Heterogeneous integration of bilateral whisker signals by neurons in primary somatosensory cortex of awake rats.
Bilateral single-unit recordings in primary somatosensory cortex (S1) of anesthetized rats have revealed substantial cross talk between cortical hemispheres, suggesting the possibility that behaviorally relevant bilateral integration could occur in S1. To determine the extent of bilateral neural responses in awake animals, we recorded S1 multi- and single-unit activity in head-immobilized rats while stimulating groups of 4 whiskers from the same column on both sides of the head. Results from these experiments confirm the widespread presence of single units responding to tactile stimuli on either side of the face in S1 of awake animals. Quantification of bilateral integration by multiunits revealed both facilitative and suppressive integration of bilateral inputs. Varying the interval between left and right whisker stimuli between 0 and 120 ms showed the temporal integration of bilateral stimuli to be dominated on average by suppression at intervals around 30 ms, in agreement with comparable recordings in anesthetized animals. Contrary to the anesthetized data, in the awake animals we observed a high level of heterogeneity of bilateral responses and a strong interaction between synchronous bilateral stimuli. The results challenge the traditional conception of highly segregated hemispheric processing channels in the rat S1 cortex, and support the hypothesis that callosal cross-projections between the two hemispheres mediate rats' known ability to integrate bilateral whisker signals.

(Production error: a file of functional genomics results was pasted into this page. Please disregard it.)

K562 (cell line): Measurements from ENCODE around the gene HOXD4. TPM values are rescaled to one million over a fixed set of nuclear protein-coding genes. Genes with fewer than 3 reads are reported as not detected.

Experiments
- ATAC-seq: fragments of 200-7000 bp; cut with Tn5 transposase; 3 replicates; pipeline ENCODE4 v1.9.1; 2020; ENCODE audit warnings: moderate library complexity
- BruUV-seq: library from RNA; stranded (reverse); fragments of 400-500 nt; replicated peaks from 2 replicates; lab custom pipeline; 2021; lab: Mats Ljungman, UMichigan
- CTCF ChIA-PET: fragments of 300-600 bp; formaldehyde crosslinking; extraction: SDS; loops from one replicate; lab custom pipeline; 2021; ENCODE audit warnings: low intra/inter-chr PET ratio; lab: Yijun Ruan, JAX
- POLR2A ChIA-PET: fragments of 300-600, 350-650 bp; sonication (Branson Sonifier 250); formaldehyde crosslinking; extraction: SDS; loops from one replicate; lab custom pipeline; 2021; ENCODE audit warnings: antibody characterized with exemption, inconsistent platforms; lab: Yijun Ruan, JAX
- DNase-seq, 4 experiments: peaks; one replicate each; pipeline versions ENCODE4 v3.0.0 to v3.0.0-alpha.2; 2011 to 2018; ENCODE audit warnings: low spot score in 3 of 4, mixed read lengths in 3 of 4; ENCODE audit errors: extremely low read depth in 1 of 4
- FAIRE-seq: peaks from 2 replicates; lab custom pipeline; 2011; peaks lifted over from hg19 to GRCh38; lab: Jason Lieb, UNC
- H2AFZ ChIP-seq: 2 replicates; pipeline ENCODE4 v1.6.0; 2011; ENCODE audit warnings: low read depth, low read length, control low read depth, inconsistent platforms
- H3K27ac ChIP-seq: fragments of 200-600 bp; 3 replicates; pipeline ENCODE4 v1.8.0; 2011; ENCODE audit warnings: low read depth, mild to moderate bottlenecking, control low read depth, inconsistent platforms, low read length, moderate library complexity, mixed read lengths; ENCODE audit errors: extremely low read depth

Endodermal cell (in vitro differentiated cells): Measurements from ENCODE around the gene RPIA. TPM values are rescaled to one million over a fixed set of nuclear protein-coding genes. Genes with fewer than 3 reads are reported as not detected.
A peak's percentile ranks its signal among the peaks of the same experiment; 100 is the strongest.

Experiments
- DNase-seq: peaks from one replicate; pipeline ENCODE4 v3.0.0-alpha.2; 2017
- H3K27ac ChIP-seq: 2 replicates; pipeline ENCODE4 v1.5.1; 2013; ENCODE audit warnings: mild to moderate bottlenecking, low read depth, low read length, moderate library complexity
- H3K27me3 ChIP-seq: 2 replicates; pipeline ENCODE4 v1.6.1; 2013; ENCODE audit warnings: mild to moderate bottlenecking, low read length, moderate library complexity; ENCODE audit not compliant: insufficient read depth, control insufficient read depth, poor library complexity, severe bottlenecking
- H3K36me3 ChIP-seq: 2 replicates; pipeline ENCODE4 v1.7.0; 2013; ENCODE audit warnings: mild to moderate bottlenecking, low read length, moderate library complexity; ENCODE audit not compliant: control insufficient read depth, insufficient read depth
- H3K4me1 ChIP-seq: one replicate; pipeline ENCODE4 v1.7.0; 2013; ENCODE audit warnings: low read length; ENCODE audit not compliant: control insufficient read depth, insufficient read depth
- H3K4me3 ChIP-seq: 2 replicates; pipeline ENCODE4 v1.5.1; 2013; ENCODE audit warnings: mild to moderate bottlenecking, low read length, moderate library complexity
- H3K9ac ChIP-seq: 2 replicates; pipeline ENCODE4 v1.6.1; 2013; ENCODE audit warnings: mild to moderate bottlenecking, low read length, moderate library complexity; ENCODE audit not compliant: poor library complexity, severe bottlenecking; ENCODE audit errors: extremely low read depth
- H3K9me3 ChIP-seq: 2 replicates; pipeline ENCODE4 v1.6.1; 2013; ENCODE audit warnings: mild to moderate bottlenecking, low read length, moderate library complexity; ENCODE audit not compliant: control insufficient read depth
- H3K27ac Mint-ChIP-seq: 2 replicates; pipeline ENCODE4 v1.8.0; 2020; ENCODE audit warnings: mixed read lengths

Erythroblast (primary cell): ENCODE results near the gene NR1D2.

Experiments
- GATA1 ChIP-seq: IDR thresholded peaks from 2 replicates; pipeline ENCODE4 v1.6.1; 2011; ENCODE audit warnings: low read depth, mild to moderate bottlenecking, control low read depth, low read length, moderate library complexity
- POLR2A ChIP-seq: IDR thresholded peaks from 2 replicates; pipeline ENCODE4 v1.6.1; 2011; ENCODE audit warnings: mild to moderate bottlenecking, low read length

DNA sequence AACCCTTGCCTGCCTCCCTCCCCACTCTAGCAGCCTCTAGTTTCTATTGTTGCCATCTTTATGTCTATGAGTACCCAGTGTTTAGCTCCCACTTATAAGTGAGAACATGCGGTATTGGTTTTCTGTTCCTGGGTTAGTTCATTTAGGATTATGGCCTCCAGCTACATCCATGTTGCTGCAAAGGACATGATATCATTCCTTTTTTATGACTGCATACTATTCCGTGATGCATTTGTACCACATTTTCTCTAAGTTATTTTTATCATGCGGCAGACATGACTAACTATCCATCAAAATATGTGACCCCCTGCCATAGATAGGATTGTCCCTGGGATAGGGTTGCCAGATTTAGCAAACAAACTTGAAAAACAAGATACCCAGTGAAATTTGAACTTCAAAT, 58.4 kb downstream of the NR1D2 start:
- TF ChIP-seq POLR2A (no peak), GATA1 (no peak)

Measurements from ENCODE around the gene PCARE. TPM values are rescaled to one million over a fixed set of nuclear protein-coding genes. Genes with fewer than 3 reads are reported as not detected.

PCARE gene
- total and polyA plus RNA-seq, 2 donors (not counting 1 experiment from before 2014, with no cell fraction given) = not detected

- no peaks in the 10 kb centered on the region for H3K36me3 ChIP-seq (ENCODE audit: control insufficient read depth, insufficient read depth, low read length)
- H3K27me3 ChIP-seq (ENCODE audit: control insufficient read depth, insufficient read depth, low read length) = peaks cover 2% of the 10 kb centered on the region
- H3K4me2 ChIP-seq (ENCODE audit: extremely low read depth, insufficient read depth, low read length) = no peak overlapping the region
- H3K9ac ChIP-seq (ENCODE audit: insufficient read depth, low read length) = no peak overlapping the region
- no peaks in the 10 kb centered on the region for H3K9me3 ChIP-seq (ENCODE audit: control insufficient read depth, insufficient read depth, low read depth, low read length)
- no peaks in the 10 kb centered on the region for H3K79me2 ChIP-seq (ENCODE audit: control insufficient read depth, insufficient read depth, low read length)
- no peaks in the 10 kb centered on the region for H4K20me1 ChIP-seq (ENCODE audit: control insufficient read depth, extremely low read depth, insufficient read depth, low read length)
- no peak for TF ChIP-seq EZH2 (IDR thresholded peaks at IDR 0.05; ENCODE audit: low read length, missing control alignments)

Wiest, MC; Bentley, N; Nicolelis, MAL
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